All of that gets researchers excited, says Ryan Vandrey, Ph.D., a Johns Hopkins researcher who is investigating the potential health benefits of CBD, with some promising early findings. But he’s also realistic about the state of the science. “Other than epilepsy, at this point it’s mostly postulation, not proof,” Vandrey says.

And he worries that excessive enthusiasm may be leading people to expect more from CBD than it can deliver. “States are approving CBD to treat conditions based on anecdotal reports and preliminary data,” he says. “I understand that desire, of wanting to help people who think they don’t have any other option. But it may also be false hope.”

Abrams, the cancer specialist who was on the National Academy of Science’s committee on cannabis, agrees. When he and 15 other experts prepared their report, examining more than 10,000 studies in the process, they found only three conditions for which the evidence in humans, not lab animals or other forms of preliminary research, was strong: pain, nausea related to chemotherapy, and spasticity in patients with multiple sclerosis. (The epilepsy studies were published after the NAS report.) And for those conditions, the research wasn’t for CBD in particular but cannabis in general, Abrams says.

For CBD itself, the evidence is even sparser. Abrams says the NAS report could identify only three small published randomized trials—the gold standard for medical research—that looked at just CBD. And for none of those conditions—anxiety, smoking cessation, and Parkinson’s disease—was the evidence strong enough for the NAS report to conclude that CBD clearly helps.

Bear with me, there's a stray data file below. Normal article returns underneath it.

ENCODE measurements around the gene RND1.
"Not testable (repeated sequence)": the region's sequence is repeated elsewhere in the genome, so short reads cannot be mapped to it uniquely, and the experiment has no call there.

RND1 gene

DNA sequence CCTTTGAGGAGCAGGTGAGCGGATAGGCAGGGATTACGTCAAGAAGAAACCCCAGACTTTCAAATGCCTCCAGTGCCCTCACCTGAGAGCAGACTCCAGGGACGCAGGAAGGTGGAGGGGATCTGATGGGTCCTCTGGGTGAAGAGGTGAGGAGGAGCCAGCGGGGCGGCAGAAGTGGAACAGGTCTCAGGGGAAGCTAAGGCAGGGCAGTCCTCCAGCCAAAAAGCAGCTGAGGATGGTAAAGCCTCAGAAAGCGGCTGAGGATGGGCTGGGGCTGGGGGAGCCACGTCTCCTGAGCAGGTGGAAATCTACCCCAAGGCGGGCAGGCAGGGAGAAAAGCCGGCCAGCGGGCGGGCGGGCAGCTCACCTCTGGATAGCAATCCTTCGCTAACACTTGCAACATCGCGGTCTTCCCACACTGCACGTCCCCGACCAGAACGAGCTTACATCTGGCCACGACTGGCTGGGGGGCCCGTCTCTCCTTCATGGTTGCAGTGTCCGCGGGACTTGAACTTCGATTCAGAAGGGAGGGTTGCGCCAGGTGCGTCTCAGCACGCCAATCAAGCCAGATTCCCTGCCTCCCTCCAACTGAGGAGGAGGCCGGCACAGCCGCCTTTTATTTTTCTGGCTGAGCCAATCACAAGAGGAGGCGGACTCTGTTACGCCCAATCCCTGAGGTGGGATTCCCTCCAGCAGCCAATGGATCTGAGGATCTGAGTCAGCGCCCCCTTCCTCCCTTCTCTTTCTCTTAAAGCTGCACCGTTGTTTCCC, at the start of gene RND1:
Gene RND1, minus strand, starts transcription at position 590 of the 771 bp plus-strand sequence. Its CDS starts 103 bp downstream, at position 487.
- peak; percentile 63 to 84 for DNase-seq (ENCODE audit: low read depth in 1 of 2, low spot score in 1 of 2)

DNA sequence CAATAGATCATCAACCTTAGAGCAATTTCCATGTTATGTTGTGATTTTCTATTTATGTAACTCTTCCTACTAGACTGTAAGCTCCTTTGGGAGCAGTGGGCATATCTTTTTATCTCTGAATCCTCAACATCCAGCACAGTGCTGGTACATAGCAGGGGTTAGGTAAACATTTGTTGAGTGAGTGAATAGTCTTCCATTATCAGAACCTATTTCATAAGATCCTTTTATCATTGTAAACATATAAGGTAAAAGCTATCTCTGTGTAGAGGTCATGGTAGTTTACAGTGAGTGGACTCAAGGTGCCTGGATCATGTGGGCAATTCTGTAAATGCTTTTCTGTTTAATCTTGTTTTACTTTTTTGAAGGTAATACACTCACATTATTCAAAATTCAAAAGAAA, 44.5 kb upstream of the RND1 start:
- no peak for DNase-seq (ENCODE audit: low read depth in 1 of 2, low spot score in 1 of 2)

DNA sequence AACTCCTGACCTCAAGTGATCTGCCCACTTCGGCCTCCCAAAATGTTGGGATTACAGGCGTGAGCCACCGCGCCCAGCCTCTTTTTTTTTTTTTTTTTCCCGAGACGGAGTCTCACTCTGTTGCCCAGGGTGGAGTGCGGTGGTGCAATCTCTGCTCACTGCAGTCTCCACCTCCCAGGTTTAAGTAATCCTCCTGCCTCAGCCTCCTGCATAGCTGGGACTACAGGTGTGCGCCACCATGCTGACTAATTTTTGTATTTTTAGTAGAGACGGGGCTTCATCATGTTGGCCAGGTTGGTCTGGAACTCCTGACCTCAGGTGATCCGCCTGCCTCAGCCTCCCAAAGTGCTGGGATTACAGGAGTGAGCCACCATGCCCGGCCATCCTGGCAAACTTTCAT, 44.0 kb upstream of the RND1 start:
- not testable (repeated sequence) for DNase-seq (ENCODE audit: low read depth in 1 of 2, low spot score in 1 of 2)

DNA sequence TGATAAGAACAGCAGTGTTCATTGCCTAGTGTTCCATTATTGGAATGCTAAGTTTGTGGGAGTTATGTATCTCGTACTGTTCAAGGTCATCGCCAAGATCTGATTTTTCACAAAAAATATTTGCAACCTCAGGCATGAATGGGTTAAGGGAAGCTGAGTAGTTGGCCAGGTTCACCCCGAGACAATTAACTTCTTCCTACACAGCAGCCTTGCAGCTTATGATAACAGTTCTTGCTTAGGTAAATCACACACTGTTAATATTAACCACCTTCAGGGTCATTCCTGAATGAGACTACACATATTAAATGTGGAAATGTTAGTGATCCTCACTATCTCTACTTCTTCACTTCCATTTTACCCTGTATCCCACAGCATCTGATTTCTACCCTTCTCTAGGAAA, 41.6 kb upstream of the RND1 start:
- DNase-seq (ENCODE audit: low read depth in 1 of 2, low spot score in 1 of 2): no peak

Abrams and Vandrey both blame that lack of definitive evidence not necessarily on the ineffectiveness of cannabis or CBD, but on government rules that for years prevented scientists from using federal money to research the compound’s possible health benefits.

“I’m hoping that now that Epidiolex has been approved, things will open up,” Vandrey says.

And in fact, some restrictions have recently been lifted. Last year, the National Institutes of Health awarded $140 million toward cannabis research, with $15 million going toward CBD studies.

What About the Safety and Dosing of CBD Products?

With so little research into CBD it’s hard to know for certain how safe it is. That may be particularly concerning for women who are pregnant or breastfeeding.

Still, the research to date has identified few risks. And it appears to be safer than THC, with even the FDA saying CBD poses little risk of abuse. Side effects include tiredness, diarrhea, and changes in appetite and weight.

It’s also unclear what doses or forms of CBD might work best for which conditions, notes Joseph Maroon, M.D., a clinical professor of neurological surgery at the University of Pittsburgh Medical Center who authored a recent review of the neurological benefits of CBD alone and with THC. He writes that with more than 1,000 CBD and cannabis products on the market, in multiple forms, “dosing recommendations are nearly impossible.” And most medical studies have used doses of CBD much higher than that what’s included in products consumers typically purchase, according to ConsumerLab, a company that tests health and beauty products.

In addition, some research suggests CBD may interact with several kinds of prescription meds.

So if you do want to try CBD, talk with your doctor first, especially if you take any prescription drugs or are pregnant or breastfeeding. And until more evidence comes in, be wary of turning to CBD in lieu of more proven therapies, especially for serious health problems like cancer.

Finally, while it’s unclear what dosage might work best for your health problem, it’s still worth looking for products that specifically say they contain CBD, not just “cannabinoids.” Products that say they contain that broader class of compounds may not have much if any CBD. Instead they’re likely to contain other compounds found in cannabis plants, especially the stem. In addition, look for products that list the amount of CBD per serving, not just per bottle.

Is CBD Legal?

Simple question, not so simple answer.